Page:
As promised here is my review of this beauty.
I’ll be the first to admit I don’t read a lot of humorous sci-fi. I’ve read some Piers Anthony and some Robert Aspirin, but its not my thing as a rule of thumb. That being said, I decided to take a flyer on this based mainly on the cover, title and the fact that the lead character was named Zoot Marlowe.
It was that dash of hard boiled that got me.
Well, that and the promise of talking gorillas.
The book starts off a bit slowly with our hero, Zoot, on his home planet, T’toom. There is much discussion of the differences in his planet and Earth, which he has learned about through the radio broadcasts sent into outer space by the good folks at NASA.
Zoot decides the Earth needs a guy like him. A guy who knows what it takes to be a gumshoe, never mind he has no idea what that actually means.
He buys a second hand spaceship and takes off with dreams of dames and gats in his head. Upon crash landing in Malibu, or the ‘Bu (which is just dying to be turned into some god awful MTV reality show), he finds things aren’t quite what he expected.
He is taken in by a zenish surfer/yogurt maker (I had visions of Patrick Swayze in “Point Break.”) His new found acquaintances hire him to investigate when their surf robots are smashed days before the big surf contest.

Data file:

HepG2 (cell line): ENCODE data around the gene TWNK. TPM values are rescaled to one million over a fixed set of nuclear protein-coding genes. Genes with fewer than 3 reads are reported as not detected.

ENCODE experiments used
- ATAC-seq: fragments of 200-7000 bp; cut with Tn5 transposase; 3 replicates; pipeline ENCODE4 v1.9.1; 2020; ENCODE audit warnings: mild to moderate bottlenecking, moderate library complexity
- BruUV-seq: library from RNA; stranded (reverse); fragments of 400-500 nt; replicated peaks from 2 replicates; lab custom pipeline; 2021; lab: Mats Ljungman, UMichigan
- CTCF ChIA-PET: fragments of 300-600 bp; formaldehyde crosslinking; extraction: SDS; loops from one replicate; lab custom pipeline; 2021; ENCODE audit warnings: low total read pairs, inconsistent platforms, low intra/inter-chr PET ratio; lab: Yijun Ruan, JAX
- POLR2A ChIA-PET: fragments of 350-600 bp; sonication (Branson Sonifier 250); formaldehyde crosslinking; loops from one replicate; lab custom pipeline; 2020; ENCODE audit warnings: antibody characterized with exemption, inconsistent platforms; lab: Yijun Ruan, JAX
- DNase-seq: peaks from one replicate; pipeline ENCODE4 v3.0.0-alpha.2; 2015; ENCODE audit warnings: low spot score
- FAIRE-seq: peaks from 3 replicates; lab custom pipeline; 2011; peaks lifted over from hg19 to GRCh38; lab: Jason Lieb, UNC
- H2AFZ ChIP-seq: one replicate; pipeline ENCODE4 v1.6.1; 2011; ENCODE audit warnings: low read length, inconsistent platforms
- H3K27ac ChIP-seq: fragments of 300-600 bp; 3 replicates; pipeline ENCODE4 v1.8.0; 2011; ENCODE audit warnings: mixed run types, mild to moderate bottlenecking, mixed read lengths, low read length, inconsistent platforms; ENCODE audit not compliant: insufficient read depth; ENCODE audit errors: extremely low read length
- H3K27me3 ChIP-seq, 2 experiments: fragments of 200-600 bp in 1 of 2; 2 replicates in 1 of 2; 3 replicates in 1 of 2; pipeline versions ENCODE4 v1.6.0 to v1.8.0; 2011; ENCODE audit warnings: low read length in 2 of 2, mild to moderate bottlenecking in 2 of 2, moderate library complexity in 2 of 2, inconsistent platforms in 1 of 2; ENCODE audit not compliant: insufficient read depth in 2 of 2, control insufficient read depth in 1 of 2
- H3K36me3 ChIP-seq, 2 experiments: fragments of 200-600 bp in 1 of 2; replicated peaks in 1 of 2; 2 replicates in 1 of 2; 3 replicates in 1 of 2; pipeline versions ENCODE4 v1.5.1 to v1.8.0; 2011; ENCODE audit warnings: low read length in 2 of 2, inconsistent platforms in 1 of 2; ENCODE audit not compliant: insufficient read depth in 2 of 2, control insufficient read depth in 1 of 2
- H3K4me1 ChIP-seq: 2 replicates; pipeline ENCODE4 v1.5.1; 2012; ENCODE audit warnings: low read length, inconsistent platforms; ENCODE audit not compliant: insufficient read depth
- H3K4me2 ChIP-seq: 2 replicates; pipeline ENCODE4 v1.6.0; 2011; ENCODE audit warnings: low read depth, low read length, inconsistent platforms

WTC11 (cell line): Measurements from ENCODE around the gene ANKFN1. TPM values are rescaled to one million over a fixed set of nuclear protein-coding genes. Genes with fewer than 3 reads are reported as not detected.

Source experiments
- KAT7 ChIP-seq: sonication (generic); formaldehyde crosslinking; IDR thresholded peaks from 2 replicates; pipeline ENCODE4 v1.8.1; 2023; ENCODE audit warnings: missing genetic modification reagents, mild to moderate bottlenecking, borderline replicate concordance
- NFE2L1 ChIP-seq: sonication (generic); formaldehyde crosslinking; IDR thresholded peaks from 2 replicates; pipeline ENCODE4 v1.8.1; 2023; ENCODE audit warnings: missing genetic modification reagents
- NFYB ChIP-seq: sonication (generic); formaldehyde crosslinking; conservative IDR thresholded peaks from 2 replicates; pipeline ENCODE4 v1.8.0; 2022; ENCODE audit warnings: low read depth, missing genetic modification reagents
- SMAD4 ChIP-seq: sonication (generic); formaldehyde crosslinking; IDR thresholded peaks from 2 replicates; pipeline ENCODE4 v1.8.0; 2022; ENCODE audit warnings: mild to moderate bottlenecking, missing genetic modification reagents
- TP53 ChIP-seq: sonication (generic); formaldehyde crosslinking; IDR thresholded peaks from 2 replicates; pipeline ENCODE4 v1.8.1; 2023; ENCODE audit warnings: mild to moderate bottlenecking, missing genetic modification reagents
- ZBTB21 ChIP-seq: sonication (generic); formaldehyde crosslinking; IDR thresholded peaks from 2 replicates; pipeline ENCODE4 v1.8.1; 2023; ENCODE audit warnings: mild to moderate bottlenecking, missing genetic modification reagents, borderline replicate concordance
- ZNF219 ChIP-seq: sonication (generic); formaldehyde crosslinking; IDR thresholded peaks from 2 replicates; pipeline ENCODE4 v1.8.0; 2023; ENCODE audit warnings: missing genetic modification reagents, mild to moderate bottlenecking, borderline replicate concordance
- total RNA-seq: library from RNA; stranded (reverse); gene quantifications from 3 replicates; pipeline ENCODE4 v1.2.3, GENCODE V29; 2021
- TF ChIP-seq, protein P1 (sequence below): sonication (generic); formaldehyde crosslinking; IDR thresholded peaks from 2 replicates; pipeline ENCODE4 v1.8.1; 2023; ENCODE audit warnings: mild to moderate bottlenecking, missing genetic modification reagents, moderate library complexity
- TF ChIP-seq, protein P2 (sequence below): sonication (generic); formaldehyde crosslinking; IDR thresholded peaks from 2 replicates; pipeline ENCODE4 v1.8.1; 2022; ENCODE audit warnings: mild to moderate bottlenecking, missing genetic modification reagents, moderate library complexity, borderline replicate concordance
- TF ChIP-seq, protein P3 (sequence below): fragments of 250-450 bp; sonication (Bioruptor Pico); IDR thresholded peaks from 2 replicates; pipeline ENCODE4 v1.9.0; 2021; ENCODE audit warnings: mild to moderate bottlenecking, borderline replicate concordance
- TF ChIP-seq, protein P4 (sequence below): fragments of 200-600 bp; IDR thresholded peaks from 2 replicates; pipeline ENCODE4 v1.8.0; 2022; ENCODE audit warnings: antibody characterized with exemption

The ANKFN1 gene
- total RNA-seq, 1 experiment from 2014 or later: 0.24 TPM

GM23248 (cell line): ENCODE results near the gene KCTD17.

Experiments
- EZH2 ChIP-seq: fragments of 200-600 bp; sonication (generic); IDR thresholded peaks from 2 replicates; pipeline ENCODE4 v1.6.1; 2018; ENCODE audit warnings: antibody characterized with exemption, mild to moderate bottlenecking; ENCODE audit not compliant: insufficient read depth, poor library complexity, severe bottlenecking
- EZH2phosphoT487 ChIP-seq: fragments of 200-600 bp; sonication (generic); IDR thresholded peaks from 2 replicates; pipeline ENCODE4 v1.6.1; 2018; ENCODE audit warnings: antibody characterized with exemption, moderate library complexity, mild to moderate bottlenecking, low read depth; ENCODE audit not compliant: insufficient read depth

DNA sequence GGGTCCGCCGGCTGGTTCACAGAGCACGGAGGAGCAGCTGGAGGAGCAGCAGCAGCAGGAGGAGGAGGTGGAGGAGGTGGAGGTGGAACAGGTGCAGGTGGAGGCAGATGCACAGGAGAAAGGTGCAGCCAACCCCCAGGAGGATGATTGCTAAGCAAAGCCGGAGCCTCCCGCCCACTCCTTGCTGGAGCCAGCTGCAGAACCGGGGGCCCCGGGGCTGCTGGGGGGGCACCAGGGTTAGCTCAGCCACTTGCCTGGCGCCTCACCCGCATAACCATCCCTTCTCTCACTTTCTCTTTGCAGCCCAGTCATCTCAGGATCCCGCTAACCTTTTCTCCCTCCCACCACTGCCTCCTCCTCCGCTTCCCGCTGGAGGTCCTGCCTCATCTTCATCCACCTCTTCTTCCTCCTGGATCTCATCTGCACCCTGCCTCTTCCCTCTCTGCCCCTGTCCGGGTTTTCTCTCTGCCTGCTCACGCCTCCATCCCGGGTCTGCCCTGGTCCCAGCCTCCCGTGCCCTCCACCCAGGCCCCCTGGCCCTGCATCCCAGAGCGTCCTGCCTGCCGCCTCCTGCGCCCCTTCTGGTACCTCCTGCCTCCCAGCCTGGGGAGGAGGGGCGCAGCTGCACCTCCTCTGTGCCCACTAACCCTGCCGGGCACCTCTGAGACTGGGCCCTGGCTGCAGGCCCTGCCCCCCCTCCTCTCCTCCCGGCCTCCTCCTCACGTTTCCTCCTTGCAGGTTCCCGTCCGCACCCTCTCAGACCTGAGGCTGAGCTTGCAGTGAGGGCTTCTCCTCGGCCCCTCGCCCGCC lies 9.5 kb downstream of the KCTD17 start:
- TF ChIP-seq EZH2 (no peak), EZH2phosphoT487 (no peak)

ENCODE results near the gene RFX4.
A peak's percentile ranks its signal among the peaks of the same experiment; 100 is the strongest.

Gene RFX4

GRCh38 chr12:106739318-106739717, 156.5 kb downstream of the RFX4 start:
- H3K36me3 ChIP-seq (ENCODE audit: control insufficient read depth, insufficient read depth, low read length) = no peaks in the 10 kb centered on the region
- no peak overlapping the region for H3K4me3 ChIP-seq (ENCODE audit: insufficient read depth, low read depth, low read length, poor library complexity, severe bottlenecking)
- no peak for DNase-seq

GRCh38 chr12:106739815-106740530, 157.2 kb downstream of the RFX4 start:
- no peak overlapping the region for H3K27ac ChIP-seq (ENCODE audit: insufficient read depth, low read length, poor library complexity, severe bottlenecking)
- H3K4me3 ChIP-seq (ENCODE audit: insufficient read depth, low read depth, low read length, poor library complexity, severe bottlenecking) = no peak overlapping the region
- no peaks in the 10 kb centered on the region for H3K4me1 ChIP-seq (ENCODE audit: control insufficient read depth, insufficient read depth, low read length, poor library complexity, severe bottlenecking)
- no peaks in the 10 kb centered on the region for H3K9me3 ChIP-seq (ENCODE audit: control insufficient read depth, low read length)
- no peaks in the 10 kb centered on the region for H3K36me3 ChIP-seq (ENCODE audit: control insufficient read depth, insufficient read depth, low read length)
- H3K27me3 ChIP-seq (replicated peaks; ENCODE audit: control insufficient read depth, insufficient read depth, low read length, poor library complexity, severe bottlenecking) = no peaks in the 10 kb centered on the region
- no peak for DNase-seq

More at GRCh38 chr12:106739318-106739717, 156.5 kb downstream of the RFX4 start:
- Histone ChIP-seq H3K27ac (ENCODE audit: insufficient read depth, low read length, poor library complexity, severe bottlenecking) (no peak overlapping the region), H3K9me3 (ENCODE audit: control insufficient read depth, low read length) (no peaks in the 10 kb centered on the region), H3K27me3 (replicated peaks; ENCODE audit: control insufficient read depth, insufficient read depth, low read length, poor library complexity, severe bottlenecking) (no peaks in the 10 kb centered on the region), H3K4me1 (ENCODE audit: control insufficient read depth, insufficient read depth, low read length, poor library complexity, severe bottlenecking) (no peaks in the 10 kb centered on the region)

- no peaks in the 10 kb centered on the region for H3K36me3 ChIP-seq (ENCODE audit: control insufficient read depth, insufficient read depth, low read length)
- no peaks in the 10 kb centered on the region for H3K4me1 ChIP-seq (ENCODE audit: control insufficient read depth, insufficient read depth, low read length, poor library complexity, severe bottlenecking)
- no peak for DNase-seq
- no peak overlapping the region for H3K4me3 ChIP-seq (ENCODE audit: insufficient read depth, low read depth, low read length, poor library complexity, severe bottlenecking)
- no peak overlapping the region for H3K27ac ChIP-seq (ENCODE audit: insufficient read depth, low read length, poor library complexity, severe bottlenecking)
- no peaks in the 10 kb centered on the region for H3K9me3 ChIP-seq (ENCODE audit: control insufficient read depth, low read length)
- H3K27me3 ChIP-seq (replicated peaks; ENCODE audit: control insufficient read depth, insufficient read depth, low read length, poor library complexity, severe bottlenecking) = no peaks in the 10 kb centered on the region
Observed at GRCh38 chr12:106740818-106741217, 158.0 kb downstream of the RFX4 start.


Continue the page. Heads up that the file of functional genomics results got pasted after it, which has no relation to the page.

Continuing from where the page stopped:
Yes, there is the requisite biker gang.
Through a cloud of what can be assumed to be marijuana, Zoot hits the mean streets.
As people are constantly reminding him, he’s got the patter down.
The book is a fun romp. All of the classic noir elements are there, if turned a bit on their ear to fit the books conceit.
The gorillas show up over and over. Yes, they talk. Yes, they pack heat. Yes, they are the bad guys. Why are the armed gorillas always the bad guys?
Zoot’s quest leads him into what appears to a seperate case, but we know these things are always intertwined. I won’t tell you how. For that, you’ll have to read the book.
Throw in a duck shaped robot named Bill as the required wise cracking side kick and you’re off to the races.
Suffice it so say, Phillip Marlowe never had to deal which genetically altered plants, robots with chest cannons or brain transplants. If he had, I’m sure he would have handled it with the same aplomb as Zoot.
Mel Gilden has written a second Zoot story, the equally amusingly titled “Hawaiian UFO Aliens” which I will attempt to locate and review for our loyal readers. Mr. Gilden has also written some “Star Trek” books as well as several books based on “Beverly Hills 90210” of all things. I suppose making that group come across as teenagers took a significant suspension of disbelief too. To bad he couldn’t get some gat toting gorillas into the Peach Pit. Then we’d have been onto something.
Its a fun book but might be a little hard to find. It was last published in 2004. Take a look at your local used book store. You never know what might turn up.